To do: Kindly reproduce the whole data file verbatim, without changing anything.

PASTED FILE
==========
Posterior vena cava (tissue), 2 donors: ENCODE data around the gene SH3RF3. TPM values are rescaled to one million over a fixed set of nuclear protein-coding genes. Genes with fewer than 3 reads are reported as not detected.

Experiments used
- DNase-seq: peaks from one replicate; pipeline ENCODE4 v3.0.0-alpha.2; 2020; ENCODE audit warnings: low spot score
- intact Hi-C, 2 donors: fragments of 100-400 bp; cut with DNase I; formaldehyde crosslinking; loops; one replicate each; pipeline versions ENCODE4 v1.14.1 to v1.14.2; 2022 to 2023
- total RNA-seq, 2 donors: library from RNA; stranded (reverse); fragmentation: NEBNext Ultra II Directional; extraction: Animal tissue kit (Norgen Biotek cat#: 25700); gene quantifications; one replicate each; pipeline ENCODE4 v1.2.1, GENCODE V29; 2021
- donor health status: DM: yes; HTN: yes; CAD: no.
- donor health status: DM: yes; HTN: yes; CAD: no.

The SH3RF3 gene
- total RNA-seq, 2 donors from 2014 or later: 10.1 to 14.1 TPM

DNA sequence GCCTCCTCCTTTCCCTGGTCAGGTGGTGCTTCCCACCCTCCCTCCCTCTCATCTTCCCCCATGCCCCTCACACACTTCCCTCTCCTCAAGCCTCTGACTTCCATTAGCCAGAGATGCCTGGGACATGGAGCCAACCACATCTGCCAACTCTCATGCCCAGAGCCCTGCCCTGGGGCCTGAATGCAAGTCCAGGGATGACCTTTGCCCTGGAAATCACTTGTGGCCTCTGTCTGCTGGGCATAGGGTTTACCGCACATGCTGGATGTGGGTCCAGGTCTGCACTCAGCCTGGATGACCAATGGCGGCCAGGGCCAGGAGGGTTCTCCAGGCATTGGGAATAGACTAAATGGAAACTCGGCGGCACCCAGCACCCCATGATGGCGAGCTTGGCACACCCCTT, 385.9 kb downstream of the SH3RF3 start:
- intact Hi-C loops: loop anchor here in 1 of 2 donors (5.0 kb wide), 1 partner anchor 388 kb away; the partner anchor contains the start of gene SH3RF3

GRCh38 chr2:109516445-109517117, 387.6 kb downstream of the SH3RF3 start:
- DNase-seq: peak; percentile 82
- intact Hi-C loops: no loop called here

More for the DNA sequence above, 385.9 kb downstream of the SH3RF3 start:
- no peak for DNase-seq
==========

Posterior vena cava (tissue), 2 donors: ENCODE data around the gene SH3RF3. TPM values are rescaled to one million over a fixed set of nuclear protein-coding genes. Genes with fewer than 3 reads are reported as not detected.

Experiments used
- DNase-seq: peaks from one replicate; pipeline ENCODE4 v3.0.0-alpha.2; 2020; ENCODE audit warnings: low spot score
- intact Hi-C, 2 donors: fragments of 100-400 bp; cut with DNase I; formaldehyde crosslinking; loops; one replicate each; pipeline versions ENCODE4 v1.14.1 to v1.14.2; 2022 to 2023
- total RNA-seq, 2 donors: library from RNA; stranded (reverse); fragmentation: NEBNext Ultra II Directional; extraction: Animal tissue kit (Norgen Biotek cat#: 25700); gene quantifications; one replicate each; pipeline ENCODE4 v1.2.1, GENCODE V29; 2021
- donor health status: DM: yes; HTN: yes; CAD: no.
- donor health status: DM: yes; HTN: yes; CAD: no.

The SH3RF3 gene
- total RNA-seq, 2 donors from 2014 or later: 10.1 to 14.1 TPM

DNA sequence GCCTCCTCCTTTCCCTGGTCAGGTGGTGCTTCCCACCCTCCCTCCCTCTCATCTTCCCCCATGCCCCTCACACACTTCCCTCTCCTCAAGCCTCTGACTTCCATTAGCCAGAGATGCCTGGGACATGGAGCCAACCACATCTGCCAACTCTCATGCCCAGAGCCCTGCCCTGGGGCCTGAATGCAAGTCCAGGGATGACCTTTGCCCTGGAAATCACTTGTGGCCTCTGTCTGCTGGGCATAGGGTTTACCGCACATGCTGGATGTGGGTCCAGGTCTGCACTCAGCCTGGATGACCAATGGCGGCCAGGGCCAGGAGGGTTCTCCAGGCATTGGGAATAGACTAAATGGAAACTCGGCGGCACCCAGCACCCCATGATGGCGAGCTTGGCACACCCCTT, 385.9 kb downstream of the SH3RF3 start:
- intact Hi-C loops: loop anchor here in 1 of 2 donors (5.0 kb wide), 1 partner anchor 388 kb away; the partner anchor contains the start of gene SH3RF3

GRCh38 chr2:109516445-109517117, 387.6 kb downstream of the SH3RF3 start:
- DNase-seq: peak; percentile 82
- intact Hi-C loops: no loop called here

More for the DNA sequence above, 385.9 kb downstream of the SH3RF3 start:
- no peak for DNase-seq